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March 1, 2013

Combat Crew Communications: A small office with a big job

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by Darnell Gardner
452 AMW public affairs
Comm 1
Combat Crew Communication personnel from the left, Tech. Sgt. Billy Rodgers, 452d Operational Support Squadron, Staff Sgt. Jennifer Willig, 912th Air Refueling Squadron, Master Sgt. Kalikala Jugas, 452d OSS and Tech. Sgt. Edwin Negron, 912th ARS, transport communication material to receiving officers for issuing to outgoing aircrews. The March Air Reserve Base Integrated Combat Crew Communications has a unique mixture of Reserve and active duty personnel. (U.S. Air Force photo / Darnell Gardner)

Our military leaders have determined that the most forthcoming threat to U.S. national security will come from cyberspace. Pentagon Press Secretary George Little stated, while speaking at a press conference held in Washington, D.C., on Nov. 15, 2012, that, “cyber threats are growing at an alarming rate.” He further added that they could threaten the critical infrastructure of the U.S. Government and private sector. 

The March Air Reserve Base Integrated Combat Crew Communications office employs a myriad of measures and countermeasures to ensure our aircrew communications remain secure and out of reach from enemies who wish to impede our ability to maintain secure connection, which is crucial to operational success in a combat environment.

“We provide a package referred to as Identification of Friend or Foe, that delivers positive identification of friendly forces to our warfighters on the ground and in the air, so the threat of friendly fire and misrecognition is minimized,” said Tech. Sgt. Edwin Negron, noncommissioned officer in charge, Combat Crew Communications, 912th Air Refueling Squadron. “Without IFF, mission success diminishes because our forces cannot differentiate friendlies from enemies”

In certain scenarios, the time from initial contact to identification can be measured in milliseconds, so there is literally no time to identify a friendly aircraft by plain-eye visuals alone. Secure communications and the electronic systems programmed with IFF codes, could mean the difference between a successful mission or an aircraft being forced to land or shot down, he said.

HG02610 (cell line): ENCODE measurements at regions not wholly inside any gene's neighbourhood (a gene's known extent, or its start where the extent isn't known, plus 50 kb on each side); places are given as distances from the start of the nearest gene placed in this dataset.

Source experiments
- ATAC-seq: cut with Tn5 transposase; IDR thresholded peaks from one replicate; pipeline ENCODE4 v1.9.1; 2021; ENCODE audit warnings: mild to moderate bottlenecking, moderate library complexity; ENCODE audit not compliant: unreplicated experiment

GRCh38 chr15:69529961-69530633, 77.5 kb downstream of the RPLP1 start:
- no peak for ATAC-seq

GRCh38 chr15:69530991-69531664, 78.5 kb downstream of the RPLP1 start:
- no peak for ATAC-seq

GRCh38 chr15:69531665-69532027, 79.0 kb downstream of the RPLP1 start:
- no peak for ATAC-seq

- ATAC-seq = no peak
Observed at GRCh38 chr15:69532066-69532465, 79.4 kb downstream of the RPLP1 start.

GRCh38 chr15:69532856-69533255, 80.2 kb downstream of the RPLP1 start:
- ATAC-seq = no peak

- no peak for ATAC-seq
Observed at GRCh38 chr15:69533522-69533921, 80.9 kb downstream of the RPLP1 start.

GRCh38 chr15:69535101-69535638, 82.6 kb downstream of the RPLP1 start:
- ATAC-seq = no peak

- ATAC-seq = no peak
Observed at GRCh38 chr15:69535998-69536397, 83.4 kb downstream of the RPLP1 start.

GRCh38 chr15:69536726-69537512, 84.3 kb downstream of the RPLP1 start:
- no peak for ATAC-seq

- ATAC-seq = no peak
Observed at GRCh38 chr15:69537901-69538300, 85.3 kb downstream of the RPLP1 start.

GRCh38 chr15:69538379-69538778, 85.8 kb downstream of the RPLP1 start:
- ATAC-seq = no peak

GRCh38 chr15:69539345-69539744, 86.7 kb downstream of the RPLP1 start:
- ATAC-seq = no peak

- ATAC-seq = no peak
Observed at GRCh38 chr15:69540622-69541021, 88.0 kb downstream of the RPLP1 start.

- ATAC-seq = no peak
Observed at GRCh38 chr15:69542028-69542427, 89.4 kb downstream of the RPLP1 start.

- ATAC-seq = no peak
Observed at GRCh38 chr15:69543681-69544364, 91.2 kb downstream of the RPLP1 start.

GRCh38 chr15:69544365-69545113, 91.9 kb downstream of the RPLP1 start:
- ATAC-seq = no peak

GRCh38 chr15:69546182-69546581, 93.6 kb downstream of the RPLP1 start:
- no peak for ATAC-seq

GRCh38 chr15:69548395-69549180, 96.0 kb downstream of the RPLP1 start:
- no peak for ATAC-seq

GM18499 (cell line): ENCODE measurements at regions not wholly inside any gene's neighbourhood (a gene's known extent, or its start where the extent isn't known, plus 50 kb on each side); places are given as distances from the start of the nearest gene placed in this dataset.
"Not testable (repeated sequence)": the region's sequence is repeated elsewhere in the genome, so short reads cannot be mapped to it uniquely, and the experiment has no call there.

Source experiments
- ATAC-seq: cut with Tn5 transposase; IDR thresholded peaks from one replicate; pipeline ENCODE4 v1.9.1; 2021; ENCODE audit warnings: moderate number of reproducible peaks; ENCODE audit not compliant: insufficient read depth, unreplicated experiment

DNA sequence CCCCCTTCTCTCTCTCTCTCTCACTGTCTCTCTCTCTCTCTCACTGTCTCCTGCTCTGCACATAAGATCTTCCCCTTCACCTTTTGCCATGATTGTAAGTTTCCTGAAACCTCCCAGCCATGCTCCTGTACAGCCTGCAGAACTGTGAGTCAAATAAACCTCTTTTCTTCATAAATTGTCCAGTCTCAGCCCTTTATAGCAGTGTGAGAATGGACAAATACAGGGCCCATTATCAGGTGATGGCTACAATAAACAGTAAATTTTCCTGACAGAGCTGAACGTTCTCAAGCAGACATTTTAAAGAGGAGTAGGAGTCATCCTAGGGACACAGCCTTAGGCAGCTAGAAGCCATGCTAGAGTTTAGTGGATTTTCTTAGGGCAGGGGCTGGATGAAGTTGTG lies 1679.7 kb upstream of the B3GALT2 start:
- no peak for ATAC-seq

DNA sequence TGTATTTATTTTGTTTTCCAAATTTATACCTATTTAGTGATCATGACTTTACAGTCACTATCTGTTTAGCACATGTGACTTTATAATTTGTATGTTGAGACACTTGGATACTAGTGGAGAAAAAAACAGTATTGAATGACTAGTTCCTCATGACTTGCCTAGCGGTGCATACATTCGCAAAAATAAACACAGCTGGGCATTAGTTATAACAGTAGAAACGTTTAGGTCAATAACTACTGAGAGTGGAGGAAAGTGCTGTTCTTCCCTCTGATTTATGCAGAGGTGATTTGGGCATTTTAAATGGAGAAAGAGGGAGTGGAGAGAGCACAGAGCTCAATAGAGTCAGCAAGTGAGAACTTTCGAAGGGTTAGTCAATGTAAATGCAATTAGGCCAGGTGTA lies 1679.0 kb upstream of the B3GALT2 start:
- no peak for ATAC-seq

The Combat Crew Communications office, here at March ARB, has a uniqueness that sets it apart from most units around the Air Force — primarily, supporting multiple aircraft types. In addition, the integration of reservists assigned to the 452d Operational Support Squadron and active duty at 912th ARS, enable military innovation and civilian ingenuity to converge where it matters most — in the combat zone, an environment entrenched in fluidity and unpredictability.

“With all the integration that has gone on over the years with Total Force Integration and Total Force Enterprise, this is only the second time an active duty Air Force unit has integrated into a Reserve unit,” said Senior Master Sgt. Mike Shyk, superintendent, Crew Communications. “Usually, it’s either the Reserve or Guard unit that integrates into an active duty unit or base.”

Crew Comm. is on scene, Monday through Friday, with a 24-hour alert stand-by roster. Their primary responsibility is to provide peace and wartime planning for nuclear war as well as Strategic Deterrence and Global Strike plan, to the 452d Air Mobility Wing. In addition, they provide annual Communications Security training for three squadrons, which comprise more that 200 aircrews members, here at March.

A major responsibility of crew comm. is to assist aircrews in recording, reporting and processing Spectrum Interference Resolution reports, which report mission data pertaining to electromagnetic interference, Quick Fix Interference Resolution Capability, Electro Magnetic Compatibility measurements and specialized engineering services to commanders for assessment. These platforms are critical to mission success because they alert crews to areas where foes are utilizing EMI to degrade or limit usability of electrical equipment — a form of electronic warfare. If these emissions go undetected, aircraft risk being shot down by enemy forces, subject to friendly fire, or having navigational equipment rendered useless.

“Mission readiness is also a key factor because we are mobility enablers,” said Negron.  “We are not attached to a specific Air Expeditionary Force band, so we can be tagged to deploy anywhere in the world in support of our aircrews, at a moment’s notice.

Combat Crew Comm’s. mission is to save lives and aircraft by providing the best Communications Security, Safe Passage Procedures and Aircrew Training as a component to the U.S. Total Force team.

De’Lena Prentiss (center), 452d Operational Support Squadron, Airfield Ops assumes control of communication material provided by Tech. Sgt. Edwin Negron, 912th Air Refueling Squadron and Master Sgt. Kalikala Jugas, 452d Operational Support Squadron. The material will be signed for and kept in a secure location until aircrews are ready to retrieve it for mission purposes. (U.S. Air Force photo / Darnell Gardner)




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